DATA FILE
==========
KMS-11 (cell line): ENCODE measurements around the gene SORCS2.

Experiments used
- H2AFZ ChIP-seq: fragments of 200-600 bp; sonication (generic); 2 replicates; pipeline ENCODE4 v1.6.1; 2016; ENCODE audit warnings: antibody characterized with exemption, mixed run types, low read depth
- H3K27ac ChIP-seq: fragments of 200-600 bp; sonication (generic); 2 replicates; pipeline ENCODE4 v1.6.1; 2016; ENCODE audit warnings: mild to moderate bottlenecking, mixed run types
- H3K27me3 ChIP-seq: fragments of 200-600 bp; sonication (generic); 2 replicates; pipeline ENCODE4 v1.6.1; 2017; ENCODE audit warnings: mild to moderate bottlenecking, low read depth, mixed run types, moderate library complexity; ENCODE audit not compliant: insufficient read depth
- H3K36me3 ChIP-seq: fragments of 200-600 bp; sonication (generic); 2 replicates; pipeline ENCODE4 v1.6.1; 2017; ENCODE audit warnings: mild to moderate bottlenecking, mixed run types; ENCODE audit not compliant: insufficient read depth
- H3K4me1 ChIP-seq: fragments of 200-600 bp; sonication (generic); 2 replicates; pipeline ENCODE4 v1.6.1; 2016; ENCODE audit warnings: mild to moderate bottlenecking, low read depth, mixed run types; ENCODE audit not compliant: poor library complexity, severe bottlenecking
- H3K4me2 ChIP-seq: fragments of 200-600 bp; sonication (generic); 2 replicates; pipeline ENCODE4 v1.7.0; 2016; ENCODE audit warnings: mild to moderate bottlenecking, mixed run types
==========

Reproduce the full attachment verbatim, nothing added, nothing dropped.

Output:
KMS-11 (cell line): ENCODE measurements around the gene SORCS2.

Experiments used
- H2AFZ ChIP-seq: fragments of 200-600 bp; sonication (generic); 2 replicates; pipeline ENCODE4 v1.6.1; 2016; ENCODE audit warnings: antibody characterized with exemption, mixed run types, low read depth
- H3K27ac ChIP-seq: fragments of 200-600 bp; sonication (generic); 2 replicates; pipeline ENCODE4 v1.6.1; 2016; ENCODE audit warnings: mild to moderate bottlenecking, mixed run types
- H3K27me3 ChIP-seq: fragments of 200-600 bp; sonication (generic); 2 replicates; pipeline ENCODE4 v1.6.1; 2017; ENCODE audit warnings: mild to moderate bottlenecking, low read depth, mixed run types, moderate library complexity; ENCODE audit not compliant: insufficient read depth
- H3K36me3 ChIP-seq: fragments of 200-600 bp; sonication (generic); 2 replicates; pipeline ENCODE4 v1.6.1; 2017; ENCODE audit warnings: mild to moderate bottlenecking, mixed run types; ENCODE audit not compliant: insufficient read depth
- H3K4me1 ChIP-seq: fragments of 200-600 bp; sonication (generic); 2 replicates; pipeline ENCODE4 v1.6.1; 2016; ENCODE audit warnings: mild to moderate bottlenecking, low read depth, mixed run types; ENCODE audit not compliant: poor library complexity, severe bottlenecking
- H3K4me2 ChIP-seq: fragments of 200-600 bp; sonication (generic); 2 replicates; pipeline ENCODE4 v1.7.0; 2016; ENCODE audit warnings: mild to moderate bottlenecking, mixed run types